I Tried the Insanity Workout 15 Years After Its Release – and It’s Still Absolutely Brutal

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If you need a reminder of how incredibly popular the Insanity workout – a super-hard, DVD-based workout created by celebrity fitness trainer and choreographer Shaun T– was back in the late 2000s, how about this: my high school boyfriend once turned down an invite to hang out at my house after school – ahem, alone – in order to try out his new set of Insanity DVDs. I’m still not totally over it.

The Insanity workout is no longer in its heyday, when its ads featuring snippets of Shaun T leading super fit, super sweaty class members through brutal-looking exercises were in heavy rotation during late-night TV. In fact, this year marks the 15th anniversary of its initial release. But people still remember the program.

Case in point: In April 2024, I saw an Instagram Reel where Tania Baron, a former Insanity participant, tried the workout now, a decade-plus after she first went through the program, to see if she could still do it. (She can!) At the time of publishing, the video had 11.2 million views, 259k likes, and more than 5,000 comments. And plenty of those commenters were reminiscing about just how hard the workouts were.

“I tried jumping back into the videos after not doing them for years and immediately puked after just the test. It was humbling,” one says. “Girl I swore at you so many times and I’m so sorry. It was not very girls girl of me,” another admits.

Despite the fact that I once competed with Insanity for my boyfriend’s attention, the workout also holds a special place in my heart. So I decided to try a 42-minute Insanity workout from YouTube, to see how the 2009 program held up to 2024 fitness sensibilities. Below, my vulnerably honest review of the OG Insanity workouts. But first, a quick refresher.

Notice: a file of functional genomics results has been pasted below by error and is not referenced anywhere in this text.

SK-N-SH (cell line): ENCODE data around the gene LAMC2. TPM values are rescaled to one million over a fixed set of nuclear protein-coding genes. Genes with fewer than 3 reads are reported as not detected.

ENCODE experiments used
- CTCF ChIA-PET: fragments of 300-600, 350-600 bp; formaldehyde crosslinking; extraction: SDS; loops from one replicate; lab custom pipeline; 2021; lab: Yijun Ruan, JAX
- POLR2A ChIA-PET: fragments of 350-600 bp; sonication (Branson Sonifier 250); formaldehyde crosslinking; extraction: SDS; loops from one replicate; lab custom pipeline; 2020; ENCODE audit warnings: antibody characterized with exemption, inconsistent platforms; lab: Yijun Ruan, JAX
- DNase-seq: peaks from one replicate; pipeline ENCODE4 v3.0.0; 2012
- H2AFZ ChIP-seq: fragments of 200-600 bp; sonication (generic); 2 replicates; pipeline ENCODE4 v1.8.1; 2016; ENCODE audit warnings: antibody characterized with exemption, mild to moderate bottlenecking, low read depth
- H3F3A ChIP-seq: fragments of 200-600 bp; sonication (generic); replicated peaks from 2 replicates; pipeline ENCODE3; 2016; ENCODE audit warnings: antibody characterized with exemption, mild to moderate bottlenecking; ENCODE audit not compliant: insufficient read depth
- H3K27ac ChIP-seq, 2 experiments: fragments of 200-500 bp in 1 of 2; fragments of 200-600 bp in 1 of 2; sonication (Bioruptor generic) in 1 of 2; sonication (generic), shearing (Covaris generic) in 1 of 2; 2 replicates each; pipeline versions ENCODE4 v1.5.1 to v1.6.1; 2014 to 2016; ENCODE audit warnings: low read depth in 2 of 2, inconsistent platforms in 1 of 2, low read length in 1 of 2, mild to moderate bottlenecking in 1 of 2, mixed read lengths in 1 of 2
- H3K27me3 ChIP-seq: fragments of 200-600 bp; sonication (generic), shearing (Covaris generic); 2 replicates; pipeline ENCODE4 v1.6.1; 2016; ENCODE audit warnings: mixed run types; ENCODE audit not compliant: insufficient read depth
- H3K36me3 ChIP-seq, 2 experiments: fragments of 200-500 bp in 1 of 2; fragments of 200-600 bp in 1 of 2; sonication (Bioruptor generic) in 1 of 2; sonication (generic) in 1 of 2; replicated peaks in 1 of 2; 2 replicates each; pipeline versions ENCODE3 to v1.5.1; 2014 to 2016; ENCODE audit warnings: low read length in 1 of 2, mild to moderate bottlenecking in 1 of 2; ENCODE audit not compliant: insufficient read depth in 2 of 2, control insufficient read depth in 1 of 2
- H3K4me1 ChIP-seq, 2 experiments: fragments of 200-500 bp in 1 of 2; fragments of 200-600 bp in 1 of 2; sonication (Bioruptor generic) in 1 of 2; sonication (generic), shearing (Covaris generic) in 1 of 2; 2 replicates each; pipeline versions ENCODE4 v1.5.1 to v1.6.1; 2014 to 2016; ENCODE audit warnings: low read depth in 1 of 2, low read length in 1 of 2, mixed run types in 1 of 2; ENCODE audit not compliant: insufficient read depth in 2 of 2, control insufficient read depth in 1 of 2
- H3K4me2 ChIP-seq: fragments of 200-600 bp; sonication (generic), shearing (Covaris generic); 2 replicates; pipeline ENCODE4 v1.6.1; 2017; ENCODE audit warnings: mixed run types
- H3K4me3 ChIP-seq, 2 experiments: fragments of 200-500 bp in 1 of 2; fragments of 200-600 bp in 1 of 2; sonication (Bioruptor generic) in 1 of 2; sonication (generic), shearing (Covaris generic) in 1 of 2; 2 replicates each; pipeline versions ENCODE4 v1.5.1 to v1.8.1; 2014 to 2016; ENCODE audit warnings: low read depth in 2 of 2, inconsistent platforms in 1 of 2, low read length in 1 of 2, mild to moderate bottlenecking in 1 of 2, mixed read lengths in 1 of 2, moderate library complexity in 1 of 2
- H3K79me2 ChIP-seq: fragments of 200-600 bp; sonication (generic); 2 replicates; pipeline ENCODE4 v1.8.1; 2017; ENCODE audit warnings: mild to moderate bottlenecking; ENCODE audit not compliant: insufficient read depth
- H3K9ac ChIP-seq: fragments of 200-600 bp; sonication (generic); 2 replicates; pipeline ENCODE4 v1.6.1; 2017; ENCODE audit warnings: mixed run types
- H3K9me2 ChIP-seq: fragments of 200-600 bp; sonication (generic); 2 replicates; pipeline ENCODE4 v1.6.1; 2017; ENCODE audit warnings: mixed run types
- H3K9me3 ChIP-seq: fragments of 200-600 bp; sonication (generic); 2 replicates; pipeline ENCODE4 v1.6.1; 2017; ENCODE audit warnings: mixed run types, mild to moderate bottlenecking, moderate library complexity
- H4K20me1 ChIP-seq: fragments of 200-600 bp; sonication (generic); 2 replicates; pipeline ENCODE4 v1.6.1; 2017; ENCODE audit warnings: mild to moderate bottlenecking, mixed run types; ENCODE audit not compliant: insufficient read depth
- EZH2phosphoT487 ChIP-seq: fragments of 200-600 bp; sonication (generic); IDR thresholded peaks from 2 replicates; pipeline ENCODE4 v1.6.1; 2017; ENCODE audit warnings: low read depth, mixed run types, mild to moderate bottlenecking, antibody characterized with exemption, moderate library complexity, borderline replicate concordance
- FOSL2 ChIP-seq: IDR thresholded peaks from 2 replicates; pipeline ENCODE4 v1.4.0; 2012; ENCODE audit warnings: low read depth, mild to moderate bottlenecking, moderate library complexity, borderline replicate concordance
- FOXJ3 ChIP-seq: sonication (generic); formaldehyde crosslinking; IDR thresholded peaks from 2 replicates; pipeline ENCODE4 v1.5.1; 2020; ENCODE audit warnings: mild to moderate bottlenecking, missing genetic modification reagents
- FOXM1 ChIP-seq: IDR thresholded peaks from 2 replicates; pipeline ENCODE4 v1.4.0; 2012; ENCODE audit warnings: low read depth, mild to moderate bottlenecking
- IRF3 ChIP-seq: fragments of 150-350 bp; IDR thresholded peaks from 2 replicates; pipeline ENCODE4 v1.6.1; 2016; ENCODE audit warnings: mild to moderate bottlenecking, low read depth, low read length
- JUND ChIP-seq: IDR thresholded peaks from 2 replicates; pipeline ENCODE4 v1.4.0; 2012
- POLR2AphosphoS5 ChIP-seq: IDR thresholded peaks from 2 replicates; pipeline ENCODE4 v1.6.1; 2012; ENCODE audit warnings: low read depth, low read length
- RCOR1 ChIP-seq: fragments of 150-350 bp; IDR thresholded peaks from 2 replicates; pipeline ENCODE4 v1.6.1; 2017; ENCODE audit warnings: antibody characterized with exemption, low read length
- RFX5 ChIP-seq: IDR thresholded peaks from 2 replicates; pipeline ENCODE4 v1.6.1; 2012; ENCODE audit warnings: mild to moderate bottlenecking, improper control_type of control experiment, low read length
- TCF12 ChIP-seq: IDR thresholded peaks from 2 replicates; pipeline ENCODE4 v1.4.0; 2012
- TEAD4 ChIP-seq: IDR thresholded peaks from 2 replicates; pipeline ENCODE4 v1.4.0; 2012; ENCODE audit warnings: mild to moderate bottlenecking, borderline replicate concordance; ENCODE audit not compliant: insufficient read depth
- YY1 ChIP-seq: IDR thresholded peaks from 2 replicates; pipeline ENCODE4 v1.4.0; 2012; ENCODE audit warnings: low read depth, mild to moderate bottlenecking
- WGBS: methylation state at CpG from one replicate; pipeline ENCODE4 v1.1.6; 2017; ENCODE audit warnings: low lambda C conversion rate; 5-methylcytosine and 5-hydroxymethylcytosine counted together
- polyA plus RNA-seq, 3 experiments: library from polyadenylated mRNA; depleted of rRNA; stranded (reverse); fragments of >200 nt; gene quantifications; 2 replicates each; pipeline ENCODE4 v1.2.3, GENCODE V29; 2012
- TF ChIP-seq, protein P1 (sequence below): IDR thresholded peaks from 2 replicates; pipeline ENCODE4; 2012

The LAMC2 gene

What Is the Insanity Workout?

Insanity was designed as a 60-day program to get you in tip-top shape through plyometric and HIIT workouts to be completed six times a week. The regimen starts with a 30-minute fitness test designed to help you determine your fitness level.

Throughout the following two months, the Insanity program has you cycle through a variety of cardio, plyometric, and interval workouts. And they’re all bodyweight based, so you really don’t need anything to get started – besides some serious willpower, since the program calls for long bursts of intense work, alternated with very short rest periods, a method Shaun T and the Insanity program call Max Interval Training.

What Is the Insanity Workout Like?

In a word, the Insanity workout is grueling.

I completed the 42-minute cardio circuit sample workout that Insanity’s parent company, Bodi, uploaded to YouTube on May 3. (In case you needed further proof that people are still into this, said video currently has 121K views).

I liked that I didn’t need any equipment for Insanity and that I could do it from the comfort of my own home. Candidly, I worry about the way I look when I’m doing HIIT – any HIIT, let alone the max-intensity version found in Insanity – so I appreciated being able to do this alone and at my own pace. And I was especially thankful about ten minutes in, when I was already looking like a sweaty mess.